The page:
The Native Tech Ecosystem Report by the Kapor Foundation and AISES examines the current state of Native representation across K-12 computer science education, post-secondary pathways, the technology workforce, and entrepreneurship/VC funding.
OAKLAND, Calif., Oct. 17, 2023 /PRNewswire/ — Today the Kapor Foundation, the nonprofit centered on expanding access and equity in the technology ecosystem, released a new report titled, The State of Tech Diversity: The Native Tech Ecosystem in partnership with AISES. The report calls upon the public to critically understand the systems that create and profit from the structural disparities across the tech ecosystem so that the conclusions drawn do not reinforce the damaging narratives about Native communities.
“We’re excited to partner with the Kapor Foundation to amplify our work to increase the representation of Indigenous communities in STEM fields and dismantle entry barriers that have historically left these populations out of the tech industry,” said Dr. Kathy DeerInWater, Vice President of Programs and Research at AISES. “The findings of this report underscore the pressing need to eliminate these disparities through continued awareness and advocacy, educational resources, and professional development tailored to our communities.”
The report findings underscore the crucial need to address foundational barriers that hinder Native communities’ access to CS education and entry into careers in technology. Merely 59% of Native students attend a school offering CS, and only 20% of high schools located on reservations offer CS.
“We sought to privilege the many gifts Indigenous peoples bring to STEM fields and careers and highlight the phenomenal work happening at our TCUs. Through this report, we have an opportunity to visibilize our people’s contributions to tech careers and ways we bring our own Indigenous knowledge systems to this work,” said Tiffany Smith, Director of Research and Career Support at AISES. “We are still here despite so many efforts to destroy us and our systems of higher education and workplaces must do better in supporting the gifts we bring. We are our ancestors’ wildest dreams!”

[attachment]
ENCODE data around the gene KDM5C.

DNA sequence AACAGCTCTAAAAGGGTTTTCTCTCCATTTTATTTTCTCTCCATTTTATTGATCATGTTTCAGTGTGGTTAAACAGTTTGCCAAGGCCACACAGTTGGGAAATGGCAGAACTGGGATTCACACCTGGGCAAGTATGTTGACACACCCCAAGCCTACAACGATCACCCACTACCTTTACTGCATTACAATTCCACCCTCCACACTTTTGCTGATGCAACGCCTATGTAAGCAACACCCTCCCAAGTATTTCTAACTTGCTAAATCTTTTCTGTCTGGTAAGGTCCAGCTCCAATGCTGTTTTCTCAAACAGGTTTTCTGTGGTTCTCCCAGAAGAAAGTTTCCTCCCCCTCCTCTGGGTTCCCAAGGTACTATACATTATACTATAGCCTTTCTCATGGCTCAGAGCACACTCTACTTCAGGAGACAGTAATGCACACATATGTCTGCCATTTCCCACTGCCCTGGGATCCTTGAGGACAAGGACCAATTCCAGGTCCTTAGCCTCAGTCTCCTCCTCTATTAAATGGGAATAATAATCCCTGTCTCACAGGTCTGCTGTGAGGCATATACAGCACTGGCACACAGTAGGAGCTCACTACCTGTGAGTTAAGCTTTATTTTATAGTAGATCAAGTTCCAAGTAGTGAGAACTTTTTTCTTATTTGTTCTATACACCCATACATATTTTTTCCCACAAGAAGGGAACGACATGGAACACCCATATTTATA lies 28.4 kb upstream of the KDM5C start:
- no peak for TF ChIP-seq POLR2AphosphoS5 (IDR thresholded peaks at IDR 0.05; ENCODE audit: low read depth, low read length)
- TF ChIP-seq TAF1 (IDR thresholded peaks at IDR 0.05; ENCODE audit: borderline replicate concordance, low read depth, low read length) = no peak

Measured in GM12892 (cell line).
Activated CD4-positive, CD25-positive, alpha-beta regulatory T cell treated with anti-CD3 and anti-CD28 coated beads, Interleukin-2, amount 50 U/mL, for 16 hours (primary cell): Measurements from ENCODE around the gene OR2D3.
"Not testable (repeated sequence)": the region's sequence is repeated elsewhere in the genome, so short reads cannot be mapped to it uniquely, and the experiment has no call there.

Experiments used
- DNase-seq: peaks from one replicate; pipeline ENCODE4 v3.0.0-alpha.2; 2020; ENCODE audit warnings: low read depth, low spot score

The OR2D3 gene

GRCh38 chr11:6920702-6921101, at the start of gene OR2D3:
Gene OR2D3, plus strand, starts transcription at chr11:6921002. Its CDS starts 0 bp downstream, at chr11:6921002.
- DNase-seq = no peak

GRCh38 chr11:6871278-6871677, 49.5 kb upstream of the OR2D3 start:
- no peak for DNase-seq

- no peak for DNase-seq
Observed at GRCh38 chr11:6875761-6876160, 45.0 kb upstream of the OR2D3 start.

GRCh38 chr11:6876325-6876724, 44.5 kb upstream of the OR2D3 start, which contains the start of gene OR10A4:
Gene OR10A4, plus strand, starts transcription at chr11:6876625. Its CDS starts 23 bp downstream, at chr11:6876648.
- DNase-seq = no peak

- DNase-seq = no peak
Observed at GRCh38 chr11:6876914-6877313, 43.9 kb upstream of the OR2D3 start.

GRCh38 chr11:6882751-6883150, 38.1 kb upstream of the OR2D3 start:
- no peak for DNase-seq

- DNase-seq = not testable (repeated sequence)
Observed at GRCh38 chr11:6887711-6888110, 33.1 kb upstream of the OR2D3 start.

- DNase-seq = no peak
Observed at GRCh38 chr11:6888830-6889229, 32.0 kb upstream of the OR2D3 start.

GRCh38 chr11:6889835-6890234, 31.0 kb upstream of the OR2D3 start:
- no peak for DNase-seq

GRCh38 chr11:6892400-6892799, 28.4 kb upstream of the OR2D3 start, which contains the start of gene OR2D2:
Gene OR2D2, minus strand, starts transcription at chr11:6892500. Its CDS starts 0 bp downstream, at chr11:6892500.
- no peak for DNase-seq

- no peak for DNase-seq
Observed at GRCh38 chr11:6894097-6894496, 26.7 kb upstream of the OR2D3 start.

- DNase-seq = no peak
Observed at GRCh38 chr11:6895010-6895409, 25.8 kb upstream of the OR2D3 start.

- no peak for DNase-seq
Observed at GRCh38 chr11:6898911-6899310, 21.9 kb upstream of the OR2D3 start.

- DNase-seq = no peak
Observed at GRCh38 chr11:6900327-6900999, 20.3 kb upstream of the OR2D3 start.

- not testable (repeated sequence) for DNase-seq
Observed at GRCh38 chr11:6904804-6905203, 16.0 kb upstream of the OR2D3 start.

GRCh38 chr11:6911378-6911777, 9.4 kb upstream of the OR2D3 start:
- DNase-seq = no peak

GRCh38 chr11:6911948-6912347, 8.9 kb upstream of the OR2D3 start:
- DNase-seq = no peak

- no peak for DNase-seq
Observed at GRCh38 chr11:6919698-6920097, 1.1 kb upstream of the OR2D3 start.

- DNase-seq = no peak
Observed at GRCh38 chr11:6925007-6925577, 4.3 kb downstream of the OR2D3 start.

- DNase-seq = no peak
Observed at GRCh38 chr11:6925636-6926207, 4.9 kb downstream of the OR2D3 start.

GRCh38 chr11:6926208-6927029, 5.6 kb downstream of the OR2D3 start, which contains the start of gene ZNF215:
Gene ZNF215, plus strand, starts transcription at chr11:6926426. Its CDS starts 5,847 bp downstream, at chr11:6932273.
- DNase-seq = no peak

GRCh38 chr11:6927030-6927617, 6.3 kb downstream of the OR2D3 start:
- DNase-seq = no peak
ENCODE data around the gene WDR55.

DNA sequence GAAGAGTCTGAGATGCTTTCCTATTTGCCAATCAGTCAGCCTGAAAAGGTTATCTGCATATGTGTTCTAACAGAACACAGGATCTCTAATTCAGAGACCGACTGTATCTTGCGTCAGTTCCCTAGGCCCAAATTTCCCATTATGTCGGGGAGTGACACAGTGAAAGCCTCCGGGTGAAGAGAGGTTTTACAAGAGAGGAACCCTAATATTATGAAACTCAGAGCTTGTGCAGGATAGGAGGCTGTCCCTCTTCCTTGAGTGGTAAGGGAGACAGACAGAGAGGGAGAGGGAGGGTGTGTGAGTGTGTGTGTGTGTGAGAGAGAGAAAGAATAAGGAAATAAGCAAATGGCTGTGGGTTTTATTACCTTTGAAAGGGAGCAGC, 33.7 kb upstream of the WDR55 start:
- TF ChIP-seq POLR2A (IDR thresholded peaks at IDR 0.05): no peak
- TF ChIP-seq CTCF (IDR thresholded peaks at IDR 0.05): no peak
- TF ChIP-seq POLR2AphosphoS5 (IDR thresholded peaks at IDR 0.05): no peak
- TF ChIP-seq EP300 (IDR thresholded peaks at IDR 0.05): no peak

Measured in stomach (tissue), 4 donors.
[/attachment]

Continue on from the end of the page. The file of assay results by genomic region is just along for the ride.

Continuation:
The tech ecosystem has done very little to make progress on Native representation. Despite a rise in the conferment of CS degrees in higher education since 2020, Native student enrollment at both two and four-year institutions has shown little to no growth. The percentage of associate’s degrees in CS awarded has remained stagnant at 1% for American Indian/Alaskan Native students and 0.4% for Native Hawaiian/Other Pacific Islander students. Similarly, representation among these communities at the bachelor’s, master’s, and doctoral levels, shows marginal shifts between 2019 and 2021.
“The data underscores what Native people have been saying for generations,” said Frieda McAlear, Director of Seeding Innovation at the Kapor Foundation. “Not only are Native and Indigenous communities excluded from working in tech – they’re not even given the chance to learn about computing and the possibilities of working in computing fields as a way to support their families and people. The first step into the tech industry is education, and it’s clear there are still huge inequities in that step alone.”